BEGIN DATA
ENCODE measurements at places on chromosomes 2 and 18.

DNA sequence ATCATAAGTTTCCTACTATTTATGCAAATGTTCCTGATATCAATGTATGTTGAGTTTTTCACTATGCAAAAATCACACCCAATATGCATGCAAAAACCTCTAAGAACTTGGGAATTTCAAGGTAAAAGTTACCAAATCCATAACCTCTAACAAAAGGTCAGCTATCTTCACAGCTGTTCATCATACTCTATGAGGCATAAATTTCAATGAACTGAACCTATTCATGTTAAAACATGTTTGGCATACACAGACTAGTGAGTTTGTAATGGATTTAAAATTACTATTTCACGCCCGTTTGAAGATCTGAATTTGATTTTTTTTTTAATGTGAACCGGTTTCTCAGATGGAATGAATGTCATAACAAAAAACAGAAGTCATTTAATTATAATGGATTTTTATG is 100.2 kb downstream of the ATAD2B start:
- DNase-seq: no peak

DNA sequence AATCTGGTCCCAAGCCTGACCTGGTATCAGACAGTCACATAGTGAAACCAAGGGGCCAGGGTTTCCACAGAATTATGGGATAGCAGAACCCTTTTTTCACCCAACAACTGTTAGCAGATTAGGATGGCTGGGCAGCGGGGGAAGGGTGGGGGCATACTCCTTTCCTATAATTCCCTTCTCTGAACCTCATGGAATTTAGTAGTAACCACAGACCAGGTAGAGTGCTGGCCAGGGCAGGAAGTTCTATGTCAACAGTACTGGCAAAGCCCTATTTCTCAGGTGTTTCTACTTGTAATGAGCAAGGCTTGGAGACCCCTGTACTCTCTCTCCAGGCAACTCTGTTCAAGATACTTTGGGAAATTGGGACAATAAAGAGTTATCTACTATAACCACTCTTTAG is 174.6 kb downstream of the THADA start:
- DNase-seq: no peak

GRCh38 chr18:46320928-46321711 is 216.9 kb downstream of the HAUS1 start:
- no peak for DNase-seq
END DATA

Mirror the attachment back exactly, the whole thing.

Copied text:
ENCODE measurements at places on chromosomes 2 and 18.

DNA sequence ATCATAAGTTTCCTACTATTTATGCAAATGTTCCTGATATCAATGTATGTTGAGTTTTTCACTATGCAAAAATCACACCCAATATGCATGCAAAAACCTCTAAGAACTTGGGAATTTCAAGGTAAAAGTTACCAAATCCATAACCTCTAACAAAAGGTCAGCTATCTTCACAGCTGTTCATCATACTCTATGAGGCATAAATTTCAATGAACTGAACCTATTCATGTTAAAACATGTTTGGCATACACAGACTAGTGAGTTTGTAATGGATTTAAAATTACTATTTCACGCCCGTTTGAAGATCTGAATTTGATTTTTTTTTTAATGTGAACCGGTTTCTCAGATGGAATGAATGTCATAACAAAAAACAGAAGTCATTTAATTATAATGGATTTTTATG is 100.2 kb downstream of the ATAD2B start:
- DNase-seq: no peak

DNA sequence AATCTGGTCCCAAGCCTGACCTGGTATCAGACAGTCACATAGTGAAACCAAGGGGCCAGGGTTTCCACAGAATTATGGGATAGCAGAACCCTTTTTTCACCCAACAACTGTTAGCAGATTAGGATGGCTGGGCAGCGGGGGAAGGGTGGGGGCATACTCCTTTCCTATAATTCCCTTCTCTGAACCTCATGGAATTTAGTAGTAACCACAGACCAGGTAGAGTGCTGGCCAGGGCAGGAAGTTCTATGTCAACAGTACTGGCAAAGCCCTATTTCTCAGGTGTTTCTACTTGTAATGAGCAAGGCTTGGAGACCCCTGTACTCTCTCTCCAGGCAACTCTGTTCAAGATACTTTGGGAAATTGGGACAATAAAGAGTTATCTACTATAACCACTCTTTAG is 174.6 kb downstream of the THADA start:
- DNase-seq: no peak

GRCh38 chr18:46320928-46321711 is 216.9 kb downstream of the HAUS1 start:
- no peak for DNase-seq